Continuous use of antipsychotic medications called into question
Unmedicated patients with schizophrenia and affective psychosis fare better than their peers on maintenance antipsychotic therapy, a study reports.
The study was part of the Chicago follow-up study designed as a naturalistic prospective longitudinal research study. The goal was to evaluate the course, outcome, symptomatology, and effects of antipsychotic medication in relation to recovery and rehospitalization in patient with serious mental illness disorders.
The analysis included a total of 139 participants with 734 observations. Generalized estimating equation for logistic regression facilitated adjustment for confounding factors measured at index hospitalization and follow-ups.
Most participants with schizophrenia or affective psychosis experienced future episodes of psychosis at some point during the 20-year follow-up. Those with schizophrenia saw a significant increase in the number of future episodes of psychosis.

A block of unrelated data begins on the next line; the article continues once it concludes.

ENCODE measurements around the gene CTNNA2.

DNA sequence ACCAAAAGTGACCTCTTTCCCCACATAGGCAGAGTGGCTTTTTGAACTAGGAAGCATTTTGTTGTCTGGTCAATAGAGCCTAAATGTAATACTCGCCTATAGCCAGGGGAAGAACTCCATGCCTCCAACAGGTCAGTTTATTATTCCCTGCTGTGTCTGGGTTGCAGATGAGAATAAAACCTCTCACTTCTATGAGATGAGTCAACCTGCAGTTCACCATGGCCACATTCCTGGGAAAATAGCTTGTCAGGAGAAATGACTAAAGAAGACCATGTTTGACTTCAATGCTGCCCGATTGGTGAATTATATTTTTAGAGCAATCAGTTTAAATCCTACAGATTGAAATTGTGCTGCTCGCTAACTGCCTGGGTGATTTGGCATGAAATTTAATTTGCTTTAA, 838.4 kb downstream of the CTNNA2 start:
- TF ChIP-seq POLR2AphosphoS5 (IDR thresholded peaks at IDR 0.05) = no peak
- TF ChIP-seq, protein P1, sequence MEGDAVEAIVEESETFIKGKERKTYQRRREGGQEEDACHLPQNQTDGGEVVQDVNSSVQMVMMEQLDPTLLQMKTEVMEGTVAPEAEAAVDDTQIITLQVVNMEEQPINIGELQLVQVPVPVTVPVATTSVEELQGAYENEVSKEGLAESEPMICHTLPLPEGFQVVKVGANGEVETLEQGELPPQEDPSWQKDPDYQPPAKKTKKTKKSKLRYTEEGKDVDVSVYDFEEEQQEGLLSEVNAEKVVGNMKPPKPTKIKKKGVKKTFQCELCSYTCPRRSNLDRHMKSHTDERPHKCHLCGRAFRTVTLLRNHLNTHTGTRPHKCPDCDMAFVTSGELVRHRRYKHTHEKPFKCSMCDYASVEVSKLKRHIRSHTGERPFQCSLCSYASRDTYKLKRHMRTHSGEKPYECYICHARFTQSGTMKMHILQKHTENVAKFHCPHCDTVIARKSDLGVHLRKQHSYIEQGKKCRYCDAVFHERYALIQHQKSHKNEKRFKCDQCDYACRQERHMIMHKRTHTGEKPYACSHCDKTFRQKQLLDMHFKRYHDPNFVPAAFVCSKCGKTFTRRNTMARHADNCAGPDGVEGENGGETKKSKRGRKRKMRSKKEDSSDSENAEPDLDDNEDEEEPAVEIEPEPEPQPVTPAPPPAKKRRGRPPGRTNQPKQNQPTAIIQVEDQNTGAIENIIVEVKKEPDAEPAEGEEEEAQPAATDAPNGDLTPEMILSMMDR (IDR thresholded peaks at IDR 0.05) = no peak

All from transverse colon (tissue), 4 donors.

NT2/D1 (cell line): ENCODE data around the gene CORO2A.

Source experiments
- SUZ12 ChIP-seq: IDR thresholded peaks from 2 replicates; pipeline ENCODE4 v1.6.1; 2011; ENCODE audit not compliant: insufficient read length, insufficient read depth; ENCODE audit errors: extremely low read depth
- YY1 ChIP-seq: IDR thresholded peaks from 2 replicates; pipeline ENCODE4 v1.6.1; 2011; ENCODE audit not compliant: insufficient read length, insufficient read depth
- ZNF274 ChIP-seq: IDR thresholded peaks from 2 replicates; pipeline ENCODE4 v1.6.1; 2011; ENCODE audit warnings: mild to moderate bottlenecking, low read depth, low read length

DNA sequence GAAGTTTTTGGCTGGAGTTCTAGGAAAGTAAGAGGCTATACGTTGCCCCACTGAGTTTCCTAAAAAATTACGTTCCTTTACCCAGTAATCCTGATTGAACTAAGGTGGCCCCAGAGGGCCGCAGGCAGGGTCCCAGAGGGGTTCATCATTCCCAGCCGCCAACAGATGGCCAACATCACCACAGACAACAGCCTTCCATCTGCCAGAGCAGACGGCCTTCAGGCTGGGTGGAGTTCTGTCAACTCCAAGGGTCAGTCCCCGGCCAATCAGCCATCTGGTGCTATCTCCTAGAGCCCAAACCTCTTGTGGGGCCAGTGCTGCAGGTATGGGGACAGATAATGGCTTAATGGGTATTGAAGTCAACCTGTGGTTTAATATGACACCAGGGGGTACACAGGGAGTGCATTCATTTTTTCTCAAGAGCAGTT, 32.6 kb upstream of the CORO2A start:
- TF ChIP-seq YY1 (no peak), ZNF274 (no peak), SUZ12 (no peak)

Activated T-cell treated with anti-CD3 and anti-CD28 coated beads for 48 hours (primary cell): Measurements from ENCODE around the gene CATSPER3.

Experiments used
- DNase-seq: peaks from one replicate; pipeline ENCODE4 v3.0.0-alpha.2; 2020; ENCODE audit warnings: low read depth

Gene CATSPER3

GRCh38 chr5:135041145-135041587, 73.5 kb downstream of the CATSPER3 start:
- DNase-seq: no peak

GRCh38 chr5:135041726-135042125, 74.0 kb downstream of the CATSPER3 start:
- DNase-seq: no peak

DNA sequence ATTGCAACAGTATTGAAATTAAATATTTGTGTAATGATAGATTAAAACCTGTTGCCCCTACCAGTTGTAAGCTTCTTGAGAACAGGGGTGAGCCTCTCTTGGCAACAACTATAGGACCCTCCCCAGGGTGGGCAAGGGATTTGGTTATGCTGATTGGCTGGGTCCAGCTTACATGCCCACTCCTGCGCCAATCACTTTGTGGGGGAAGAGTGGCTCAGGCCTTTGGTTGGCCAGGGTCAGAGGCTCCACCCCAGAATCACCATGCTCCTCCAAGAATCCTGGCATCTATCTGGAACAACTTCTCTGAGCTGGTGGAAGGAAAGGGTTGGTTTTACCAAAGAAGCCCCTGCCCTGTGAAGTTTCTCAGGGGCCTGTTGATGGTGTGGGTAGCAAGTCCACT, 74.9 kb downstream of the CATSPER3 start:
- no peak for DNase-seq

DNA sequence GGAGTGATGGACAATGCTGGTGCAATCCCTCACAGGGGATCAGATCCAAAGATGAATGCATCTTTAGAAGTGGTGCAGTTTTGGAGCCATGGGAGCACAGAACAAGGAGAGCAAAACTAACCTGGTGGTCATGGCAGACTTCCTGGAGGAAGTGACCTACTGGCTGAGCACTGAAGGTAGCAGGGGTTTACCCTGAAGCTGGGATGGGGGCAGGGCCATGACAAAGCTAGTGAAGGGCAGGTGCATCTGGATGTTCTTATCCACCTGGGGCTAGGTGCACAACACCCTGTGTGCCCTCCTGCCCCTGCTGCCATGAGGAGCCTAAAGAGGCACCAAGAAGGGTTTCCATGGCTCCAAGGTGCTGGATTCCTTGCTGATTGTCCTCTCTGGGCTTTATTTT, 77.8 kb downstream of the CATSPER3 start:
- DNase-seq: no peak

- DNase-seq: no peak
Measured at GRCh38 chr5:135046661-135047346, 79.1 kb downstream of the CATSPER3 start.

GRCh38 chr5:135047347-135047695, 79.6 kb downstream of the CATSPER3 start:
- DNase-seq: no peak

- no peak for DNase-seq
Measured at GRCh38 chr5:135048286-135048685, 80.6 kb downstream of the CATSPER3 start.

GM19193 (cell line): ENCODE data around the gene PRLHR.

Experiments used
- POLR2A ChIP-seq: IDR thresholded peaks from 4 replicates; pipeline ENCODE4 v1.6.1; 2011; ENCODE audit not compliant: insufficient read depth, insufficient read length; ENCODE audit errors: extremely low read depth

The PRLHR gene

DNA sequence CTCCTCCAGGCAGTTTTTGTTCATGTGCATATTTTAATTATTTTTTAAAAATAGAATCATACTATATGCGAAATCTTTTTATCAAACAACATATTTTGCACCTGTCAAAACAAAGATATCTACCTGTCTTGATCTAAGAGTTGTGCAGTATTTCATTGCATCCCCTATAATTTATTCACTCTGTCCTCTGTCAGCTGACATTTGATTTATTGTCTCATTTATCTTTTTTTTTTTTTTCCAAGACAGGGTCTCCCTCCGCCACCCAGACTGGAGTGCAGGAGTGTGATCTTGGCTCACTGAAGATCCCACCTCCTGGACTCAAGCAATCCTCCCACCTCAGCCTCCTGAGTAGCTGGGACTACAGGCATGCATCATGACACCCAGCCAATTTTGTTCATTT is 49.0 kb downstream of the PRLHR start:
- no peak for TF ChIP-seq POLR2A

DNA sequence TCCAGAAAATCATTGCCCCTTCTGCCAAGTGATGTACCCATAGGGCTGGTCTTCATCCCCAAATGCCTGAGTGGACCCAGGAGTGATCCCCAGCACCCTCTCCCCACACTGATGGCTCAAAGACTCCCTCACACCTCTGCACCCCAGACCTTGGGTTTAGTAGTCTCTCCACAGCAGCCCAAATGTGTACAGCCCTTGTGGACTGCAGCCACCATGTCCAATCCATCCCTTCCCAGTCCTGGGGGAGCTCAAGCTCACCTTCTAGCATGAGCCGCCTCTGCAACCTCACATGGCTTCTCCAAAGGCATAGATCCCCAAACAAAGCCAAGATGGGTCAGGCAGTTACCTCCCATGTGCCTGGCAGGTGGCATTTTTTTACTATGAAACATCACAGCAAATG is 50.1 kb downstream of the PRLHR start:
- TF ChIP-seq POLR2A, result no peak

Outcomes were better for patients with schizophrenia not on antipsychotics after the first 2 years than for those prescribed antipsychotics. The adjusted odds ratios associated with not being on antipsychotic medication were 5.989 (95 percent confidence interval [CI], 3.588–9.993) for recovery and 0.134 (95 percent CI, 0.070–0.259) for rehospitalization.
Regardless of diagnosis, after the second year, not being on antipsychotics was predictive of a higher probability of recovery and lower probability of rehospitalization at subsequent follow-ups.
The findings bring into question the use of continuous antipsychotic medications, regardless of diagnosis, and highlight the importance of exposing the role of antipsychotic-induced dopamine supersensitivity psychosis and drug resistance.